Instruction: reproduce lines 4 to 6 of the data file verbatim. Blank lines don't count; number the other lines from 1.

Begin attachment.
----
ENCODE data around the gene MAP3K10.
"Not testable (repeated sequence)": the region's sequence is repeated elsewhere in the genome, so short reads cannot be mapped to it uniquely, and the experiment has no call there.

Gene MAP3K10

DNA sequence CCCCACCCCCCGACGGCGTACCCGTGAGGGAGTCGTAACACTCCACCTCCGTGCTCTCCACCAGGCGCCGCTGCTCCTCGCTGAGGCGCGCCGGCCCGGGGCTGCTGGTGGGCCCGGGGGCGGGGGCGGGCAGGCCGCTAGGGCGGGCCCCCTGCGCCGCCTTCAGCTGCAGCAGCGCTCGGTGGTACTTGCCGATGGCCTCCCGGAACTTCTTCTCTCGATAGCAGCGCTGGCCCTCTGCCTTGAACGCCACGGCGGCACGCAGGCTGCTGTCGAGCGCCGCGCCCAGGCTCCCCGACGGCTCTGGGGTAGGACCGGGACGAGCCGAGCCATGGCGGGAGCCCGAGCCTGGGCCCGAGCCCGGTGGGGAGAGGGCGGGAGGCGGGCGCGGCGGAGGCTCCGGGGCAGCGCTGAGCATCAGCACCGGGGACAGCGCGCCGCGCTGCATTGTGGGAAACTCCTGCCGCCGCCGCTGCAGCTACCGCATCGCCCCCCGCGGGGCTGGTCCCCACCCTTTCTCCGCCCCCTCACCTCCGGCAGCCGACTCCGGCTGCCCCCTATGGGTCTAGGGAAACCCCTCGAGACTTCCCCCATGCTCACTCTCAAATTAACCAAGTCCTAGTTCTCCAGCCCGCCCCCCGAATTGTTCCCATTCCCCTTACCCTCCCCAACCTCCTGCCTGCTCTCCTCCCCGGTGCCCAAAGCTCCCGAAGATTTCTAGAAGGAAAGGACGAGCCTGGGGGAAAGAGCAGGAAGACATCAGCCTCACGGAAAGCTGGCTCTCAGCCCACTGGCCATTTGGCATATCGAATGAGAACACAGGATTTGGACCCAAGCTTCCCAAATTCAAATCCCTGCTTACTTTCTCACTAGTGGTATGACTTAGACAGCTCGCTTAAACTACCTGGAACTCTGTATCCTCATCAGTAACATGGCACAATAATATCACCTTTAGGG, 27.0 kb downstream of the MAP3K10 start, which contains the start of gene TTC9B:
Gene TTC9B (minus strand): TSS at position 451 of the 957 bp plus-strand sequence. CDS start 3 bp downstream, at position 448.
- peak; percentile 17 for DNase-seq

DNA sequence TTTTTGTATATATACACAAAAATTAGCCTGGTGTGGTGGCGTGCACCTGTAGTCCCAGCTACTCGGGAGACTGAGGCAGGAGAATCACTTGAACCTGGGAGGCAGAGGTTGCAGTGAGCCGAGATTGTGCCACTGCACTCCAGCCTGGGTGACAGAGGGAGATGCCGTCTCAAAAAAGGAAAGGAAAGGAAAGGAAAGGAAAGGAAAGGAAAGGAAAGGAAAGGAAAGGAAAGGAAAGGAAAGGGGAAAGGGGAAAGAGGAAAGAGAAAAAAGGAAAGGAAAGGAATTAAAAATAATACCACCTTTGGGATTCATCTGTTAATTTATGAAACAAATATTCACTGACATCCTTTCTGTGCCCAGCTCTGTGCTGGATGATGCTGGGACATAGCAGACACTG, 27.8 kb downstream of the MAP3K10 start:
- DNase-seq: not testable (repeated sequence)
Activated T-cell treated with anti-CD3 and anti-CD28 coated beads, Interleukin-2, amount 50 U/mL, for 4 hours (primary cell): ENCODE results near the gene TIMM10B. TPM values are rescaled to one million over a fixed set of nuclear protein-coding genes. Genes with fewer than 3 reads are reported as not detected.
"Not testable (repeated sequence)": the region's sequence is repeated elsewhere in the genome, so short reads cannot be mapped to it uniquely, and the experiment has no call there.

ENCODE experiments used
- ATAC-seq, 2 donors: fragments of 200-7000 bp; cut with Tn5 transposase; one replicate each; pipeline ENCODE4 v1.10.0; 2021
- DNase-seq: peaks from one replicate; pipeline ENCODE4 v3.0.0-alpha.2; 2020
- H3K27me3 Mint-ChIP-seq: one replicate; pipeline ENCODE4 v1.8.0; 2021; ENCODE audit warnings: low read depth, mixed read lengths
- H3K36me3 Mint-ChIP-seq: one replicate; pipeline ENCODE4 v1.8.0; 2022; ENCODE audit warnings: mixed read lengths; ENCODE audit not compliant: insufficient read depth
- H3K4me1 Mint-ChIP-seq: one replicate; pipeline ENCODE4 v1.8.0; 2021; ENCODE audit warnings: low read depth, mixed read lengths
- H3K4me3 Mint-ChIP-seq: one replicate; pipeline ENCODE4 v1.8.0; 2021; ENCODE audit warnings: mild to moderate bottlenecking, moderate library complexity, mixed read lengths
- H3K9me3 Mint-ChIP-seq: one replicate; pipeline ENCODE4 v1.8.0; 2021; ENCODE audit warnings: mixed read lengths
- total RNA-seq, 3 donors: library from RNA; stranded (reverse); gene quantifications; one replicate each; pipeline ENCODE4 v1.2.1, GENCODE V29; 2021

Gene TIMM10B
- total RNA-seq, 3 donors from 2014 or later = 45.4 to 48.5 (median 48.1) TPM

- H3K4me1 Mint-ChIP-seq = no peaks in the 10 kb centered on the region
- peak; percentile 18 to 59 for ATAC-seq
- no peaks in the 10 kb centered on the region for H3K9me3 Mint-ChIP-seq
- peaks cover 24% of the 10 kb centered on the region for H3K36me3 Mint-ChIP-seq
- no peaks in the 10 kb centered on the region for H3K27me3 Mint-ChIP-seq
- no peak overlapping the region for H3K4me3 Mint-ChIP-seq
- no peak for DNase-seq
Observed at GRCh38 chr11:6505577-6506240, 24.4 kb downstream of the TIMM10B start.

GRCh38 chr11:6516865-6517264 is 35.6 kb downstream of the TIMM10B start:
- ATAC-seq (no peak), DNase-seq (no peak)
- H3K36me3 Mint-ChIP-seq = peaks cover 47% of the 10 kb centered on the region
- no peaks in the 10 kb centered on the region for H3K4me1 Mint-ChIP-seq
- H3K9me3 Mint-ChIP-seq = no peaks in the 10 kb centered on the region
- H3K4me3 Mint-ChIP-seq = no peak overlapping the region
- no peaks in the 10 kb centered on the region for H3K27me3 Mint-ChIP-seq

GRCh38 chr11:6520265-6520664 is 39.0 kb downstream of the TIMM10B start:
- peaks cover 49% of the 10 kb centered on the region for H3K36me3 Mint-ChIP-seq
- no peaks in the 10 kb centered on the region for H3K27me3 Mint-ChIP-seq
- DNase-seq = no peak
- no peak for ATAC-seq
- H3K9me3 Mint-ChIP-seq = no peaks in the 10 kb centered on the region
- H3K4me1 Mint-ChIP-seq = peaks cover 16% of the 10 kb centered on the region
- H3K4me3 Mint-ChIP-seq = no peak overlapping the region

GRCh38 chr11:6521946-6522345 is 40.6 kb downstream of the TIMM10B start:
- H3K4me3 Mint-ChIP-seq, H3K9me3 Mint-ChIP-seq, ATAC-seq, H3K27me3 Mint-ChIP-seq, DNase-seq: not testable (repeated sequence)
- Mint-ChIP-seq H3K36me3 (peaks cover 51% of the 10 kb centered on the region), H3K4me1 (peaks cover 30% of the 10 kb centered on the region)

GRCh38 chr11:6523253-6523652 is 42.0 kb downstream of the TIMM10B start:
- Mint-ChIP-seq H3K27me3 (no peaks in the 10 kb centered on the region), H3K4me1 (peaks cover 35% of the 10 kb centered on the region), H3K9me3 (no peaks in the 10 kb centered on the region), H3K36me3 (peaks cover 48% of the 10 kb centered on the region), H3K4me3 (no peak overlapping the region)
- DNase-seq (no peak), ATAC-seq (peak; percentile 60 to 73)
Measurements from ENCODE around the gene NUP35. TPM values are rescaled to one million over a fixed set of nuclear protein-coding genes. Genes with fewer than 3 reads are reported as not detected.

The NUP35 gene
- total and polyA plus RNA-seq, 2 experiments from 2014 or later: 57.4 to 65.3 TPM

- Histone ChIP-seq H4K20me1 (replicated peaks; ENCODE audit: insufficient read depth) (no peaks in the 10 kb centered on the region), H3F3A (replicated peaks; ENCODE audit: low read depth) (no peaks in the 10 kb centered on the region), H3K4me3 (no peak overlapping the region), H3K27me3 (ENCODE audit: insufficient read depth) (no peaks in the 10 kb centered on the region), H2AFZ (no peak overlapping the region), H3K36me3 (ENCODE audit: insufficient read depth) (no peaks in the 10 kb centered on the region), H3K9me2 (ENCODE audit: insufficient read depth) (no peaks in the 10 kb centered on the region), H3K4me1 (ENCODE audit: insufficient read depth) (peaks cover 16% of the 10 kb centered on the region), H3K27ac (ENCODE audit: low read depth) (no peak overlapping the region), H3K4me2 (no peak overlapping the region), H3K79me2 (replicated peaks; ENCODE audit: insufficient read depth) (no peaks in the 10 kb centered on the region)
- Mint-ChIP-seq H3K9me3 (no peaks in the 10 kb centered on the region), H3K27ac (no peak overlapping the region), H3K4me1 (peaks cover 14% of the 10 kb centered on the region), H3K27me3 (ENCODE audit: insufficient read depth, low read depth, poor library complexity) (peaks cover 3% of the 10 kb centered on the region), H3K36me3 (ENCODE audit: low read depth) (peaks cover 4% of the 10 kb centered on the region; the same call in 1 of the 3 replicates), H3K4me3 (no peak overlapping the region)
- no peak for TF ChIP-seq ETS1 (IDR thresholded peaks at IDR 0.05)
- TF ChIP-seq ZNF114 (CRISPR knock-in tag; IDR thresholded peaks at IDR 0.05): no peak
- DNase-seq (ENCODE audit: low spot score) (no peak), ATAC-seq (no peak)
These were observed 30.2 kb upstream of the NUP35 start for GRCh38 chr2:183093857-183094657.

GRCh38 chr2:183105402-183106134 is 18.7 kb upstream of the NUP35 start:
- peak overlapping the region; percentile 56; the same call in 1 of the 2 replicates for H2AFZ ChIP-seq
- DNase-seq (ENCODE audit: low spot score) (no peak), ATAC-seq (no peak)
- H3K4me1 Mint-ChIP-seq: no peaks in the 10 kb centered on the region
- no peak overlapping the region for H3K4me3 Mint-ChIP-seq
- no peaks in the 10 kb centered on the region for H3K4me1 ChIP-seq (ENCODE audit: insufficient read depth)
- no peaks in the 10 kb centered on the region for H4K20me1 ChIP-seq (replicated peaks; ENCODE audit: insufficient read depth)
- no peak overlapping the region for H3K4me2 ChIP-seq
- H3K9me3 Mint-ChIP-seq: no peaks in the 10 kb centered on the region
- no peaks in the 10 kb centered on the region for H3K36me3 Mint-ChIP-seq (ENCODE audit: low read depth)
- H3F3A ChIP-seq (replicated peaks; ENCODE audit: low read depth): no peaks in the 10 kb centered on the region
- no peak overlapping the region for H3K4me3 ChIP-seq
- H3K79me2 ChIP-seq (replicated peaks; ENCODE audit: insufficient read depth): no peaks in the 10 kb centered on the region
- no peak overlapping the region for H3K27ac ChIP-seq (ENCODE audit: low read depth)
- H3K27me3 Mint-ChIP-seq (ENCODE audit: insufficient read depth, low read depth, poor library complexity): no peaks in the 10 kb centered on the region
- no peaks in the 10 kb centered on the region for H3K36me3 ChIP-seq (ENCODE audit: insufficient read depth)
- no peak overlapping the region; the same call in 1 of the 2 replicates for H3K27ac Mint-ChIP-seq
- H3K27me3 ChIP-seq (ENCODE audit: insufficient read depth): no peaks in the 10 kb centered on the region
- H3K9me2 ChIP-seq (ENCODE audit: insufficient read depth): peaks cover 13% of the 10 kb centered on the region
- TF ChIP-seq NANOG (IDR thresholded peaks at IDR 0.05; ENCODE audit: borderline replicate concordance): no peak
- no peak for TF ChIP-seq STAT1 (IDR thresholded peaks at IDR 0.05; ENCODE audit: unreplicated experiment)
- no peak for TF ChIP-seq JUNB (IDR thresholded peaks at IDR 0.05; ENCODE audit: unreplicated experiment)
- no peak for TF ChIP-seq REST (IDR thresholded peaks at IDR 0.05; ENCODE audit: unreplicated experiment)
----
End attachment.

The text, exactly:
DNA sequence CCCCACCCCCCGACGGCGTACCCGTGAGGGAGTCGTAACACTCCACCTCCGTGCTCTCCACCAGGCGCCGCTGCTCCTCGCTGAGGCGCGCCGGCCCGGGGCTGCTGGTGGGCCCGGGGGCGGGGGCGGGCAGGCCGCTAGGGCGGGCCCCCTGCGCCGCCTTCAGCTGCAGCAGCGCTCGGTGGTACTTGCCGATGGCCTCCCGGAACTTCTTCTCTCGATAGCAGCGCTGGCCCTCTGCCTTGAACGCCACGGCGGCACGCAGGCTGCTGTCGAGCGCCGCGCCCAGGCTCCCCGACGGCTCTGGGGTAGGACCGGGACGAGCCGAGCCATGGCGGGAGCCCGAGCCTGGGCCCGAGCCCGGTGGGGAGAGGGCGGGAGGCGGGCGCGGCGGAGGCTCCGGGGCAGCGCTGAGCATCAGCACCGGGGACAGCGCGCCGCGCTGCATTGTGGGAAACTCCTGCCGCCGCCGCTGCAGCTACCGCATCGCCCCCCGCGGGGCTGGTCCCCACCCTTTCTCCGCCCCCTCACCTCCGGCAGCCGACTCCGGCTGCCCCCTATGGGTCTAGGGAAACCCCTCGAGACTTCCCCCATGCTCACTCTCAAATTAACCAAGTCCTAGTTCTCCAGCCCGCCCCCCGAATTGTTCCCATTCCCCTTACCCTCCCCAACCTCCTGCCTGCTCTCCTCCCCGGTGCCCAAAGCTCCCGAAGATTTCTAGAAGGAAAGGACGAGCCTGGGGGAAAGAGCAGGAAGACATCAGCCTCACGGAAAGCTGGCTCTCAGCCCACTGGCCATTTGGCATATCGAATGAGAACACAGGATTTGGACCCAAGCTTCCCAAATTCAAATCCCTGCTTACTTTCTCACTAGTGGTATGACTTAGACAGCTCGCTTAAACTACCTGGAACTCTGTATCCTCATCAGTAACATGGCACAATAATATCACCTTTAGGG, 27.0 kb downstream of the MAP3K10 start, which contains the start of gene TTC9B:
Gene TTC9B (minus strand): TSS at position 451 of the 957 bp plus-strand sequence. CDS start 3 bp downstream, at position 448.
- peak; percentile 17 for DNase-seq